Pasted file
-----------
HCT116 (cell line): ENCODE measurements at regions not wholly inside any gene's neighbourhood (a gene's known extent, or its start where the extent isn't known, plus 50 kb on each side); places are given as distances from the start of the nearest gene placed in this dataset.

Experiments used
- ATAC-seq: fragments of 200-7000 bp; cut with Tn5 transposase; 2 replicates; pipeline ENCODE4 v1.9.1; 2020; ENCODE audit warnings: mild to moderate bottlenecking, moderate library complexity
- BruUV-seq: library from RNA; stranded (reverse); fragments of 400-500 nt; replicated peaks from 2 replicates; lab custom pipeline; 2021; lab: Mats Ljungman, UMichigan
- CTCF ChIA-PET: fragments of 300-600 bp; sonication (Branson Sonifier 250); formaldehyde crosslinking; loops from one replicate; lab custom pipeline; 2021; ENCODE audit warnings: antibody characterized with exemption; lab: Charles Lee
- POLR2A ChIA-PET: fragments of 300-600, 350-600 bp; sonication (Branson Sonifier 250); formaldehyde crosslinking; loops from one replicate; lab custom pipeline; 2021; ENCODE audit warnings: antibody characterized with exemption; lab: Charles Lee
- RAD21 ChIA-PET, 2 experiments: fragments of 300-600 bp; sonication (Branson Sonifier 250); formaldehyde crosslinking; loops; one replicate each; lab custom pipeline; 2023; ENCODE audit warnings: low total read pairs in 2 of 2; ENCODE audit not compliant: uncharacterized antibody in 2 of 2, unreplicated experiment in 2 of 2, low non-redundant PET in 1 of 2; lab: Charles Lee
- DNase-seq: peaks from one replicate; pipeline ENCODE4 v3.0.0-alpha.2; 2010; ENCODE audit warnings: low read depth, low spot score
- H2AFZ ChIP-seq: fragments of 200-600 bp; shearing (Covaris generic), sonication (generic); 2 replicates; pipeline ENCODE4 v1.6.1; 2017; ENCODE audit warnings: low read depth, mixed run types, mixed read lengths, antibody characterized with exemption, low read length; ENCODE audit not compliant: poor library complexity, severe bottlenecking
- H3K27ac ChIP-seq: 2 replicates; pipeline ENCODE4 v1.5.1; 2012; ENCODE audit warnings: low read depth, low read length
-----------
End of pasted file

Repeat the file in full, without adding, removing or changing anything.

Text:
HCT116 (cell line): ENCODE measurements at regions not wholly inside any gene's neighbourhood (a gene's known extent, or its start where the extent isn't known, plus 50 kb on each side); places are given as distances from the start of the nearest gene placed in this dataset.

Experiments used
- ATAC-seq: fragments of 200-7000 bp; cut with Tn5 transposase; 2 replicates; pipeline ENCODE4 v1.9.1; 2020; ENCODE audit warnings: mild to moderate bottlenecking, moderate library complexity
- BruUV-seq: library from RNA; stranded (reverse); fragments of 400-500 nt; replicated peaks from 2 replicates; lab custom pipeline; 2021; lab: Mats Ljungman, UMichigan
- CTCF ChIA-PET: fragments of 300-600 bp; sonication (Branson Sonifier 250); formaldehyde crosslinking; loops from one replicate; lab custom pipeline; 2021; ENCODE audit warnings: antibody characterized with exemption; lab: Charles Lee
- POLR2A ChIA-PET: fragments of 300-600, 350-600 bp; sonication (Branson Sonifier 250); formaldehyde crosslinking; loops from one replicate; lab custom pipeline; 2021; ENCODE audit warnings: antibody characterized with exemption; lab: Charles Lee
- RAD21 ChIA-PET, 2 experiments: fragments of 300-600 bp; sonication (Branson Sonifier 250); formaldehyde crosslinking; loops; one replicate each; lab custom pipeline; 2023; ENCODE audit warnings: low total read pairs in 2 of 2; ENCODE audit not compliant: uncharacterized antibody in 2 of 2, unreplicated experiment in 2 of 2, low non-redundant PET in 1 of 2; lab: Charles Lee
- DNase-seq: peaks from one replicate; pipeline ENCODE4 v3.0.0-alpha.2; 2010; ENCODE audit warnings: low read depth, low spot score
- H2AFZ ChIP-seq: fragments of 200-600 bp; shearing (Covaris generic), sonication (generic); 2 replicates; pipeline ENCODE4 v1.6.1; 2017; ENCODE audit warnings: low read depth, mixed run types, mixed read lengths, antibody characterized with exemption, low read length; ENCODE audit not compliant: poor library complexity, severe bottlenecking
- H3K27ac ChIP-seq: 2 replicates; pipeline ENCODE4 v1.5.1; 2012; ENCODE audit warnings: low read depth, low read length